I think this week's news about Google launching a music service, “OneBox,” could well be the biggest music business news of 2009. Considering the number of partnerships that were made, I can’t believe that the rumors stayed under wraps for this long while everybody was caught up in Facebook & Spotify talk over the last couple months.
Some people are speculating that Google will merely introduce their version of Yahoo!'s music service that launched over a year ago. I think Google has a much greater chance to succeed considering their growth and all of Yahoo!'s distractions. The mere fact that the most popular site on the internet is finally becoming directly involved in the music space is a BIG deal (Google-owned YouTube has become their indirect entry over time).
I personally think Google is asking for more trouble than they’re looking for by jumping into the complicated music streaming space, but I am ecstatic to see them make a splash as it will open the doors for greater competition and more opportunities. As Paul Bonanos noted in his GigaOm writeup, “Google might buy rather than build.” I think he nailed it and that enhances the future prospects for companies like mine (Rank ‘em) and many more.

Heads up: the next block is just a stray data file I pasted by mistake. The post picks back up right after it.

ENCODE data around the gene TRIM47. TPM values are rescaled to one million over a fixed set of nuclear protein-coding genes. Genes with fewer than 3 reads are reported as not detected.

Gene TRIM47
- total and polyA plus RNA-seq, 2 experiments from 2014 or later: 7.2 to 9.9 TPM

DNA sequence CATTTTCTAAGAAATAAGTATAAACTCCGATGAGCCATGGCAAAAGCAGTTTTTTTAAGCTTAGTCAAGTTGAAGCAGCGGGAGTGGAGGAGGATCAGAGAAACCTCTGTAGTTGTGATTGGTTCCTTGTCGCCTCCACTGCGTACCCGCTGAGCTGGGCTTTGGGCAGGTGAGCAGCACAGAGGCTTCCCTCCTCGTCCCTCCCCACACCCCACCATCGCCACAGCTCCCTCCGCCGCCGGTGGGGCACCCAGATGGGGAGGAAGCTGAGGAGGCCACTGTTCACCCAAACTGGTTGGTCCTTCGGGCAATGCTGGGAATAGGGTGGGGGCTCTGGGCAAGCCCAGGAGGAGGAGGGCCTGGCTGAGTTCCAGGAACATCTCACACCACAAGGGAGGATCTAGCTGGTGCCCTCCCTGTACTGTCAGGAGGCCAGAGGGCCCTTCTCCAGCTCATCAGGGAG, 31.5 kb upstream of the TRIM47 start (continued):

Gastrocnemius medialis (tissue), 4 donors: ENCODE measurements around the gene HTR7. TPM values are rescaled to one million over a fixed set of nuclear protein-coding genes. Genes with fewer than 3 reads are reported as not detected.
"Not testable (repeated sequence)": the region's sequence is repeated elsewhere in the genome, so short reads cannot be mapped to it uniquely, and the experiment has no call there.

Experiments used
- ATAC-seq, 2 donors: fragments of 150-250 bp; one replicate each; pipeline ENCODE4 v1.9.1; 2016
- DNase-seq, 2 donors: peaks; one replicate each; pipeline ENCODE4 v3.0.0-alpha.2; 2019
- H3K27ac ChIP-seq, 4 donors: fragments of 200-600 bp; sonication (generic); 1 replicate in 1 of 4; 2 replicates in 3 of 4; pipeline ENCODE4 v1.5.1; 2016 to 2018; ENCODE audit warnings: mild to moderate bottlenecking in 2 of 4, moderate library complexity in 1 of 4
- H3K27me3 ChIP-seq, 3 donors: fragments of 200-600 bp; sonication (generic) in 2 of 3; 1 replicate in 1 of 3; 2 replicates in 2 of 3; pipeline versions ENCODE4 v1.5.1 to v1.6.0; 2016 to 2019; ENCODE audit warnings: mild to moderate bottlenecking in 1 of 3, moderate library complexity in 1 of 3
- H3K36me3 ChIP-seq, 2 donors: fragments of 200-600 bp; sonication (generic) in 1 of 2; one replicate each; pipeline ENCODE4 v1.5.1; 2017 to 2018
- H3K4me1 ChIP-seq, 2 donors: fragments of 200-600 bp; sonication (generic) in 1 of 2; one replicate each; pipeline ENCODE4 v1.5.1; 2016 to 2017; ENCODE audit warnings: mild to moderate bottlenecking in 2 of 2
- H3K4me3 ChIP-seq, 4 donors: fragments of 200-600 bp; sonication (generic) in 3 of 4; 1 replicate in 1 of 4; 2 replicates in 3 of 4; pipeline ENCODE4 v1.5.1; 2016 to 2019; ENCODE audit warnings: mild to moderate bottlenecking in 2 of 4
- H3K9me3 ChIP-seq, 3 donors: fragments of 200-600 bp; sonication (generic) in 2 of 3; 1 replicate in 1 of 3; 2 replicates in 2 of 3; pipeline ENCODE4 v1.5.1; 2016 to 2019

Google has been the default music search engine for a while now. It makes complete sense for them to get involved in the space, but it won’t happen without some difficulties. The major record labels have been holding on to the outdated 20th Century business model, and they have made unreasonable (and few) concessions in royalty rates to make many music startups (especailly those focused built upon streaming) viable businesses.
Google understands the Freemium model as well as anybody, and they will have a strong impact on the rest of the industry. I feel confident that the labels will change their ways soon enough, and iTunes won’t be able to justify the silly $1.29 price point for digital downloads for much longer. Music is moving towards FREE (I personally believe the ideal price point is $.25, but I’ll discuss that in another writeup), and I have high hopes that the 95% of all music consumed that is not paid for will trend significantly downward. Overall, I think it’s great to see Google (and Facebook) jumping into the exciting digital music revolution, and the music business is surely looking up!
Overall, I think it’s great to see Google (and Facebook) jumping into the exciting digital music revolution, and the music business is surely looking up!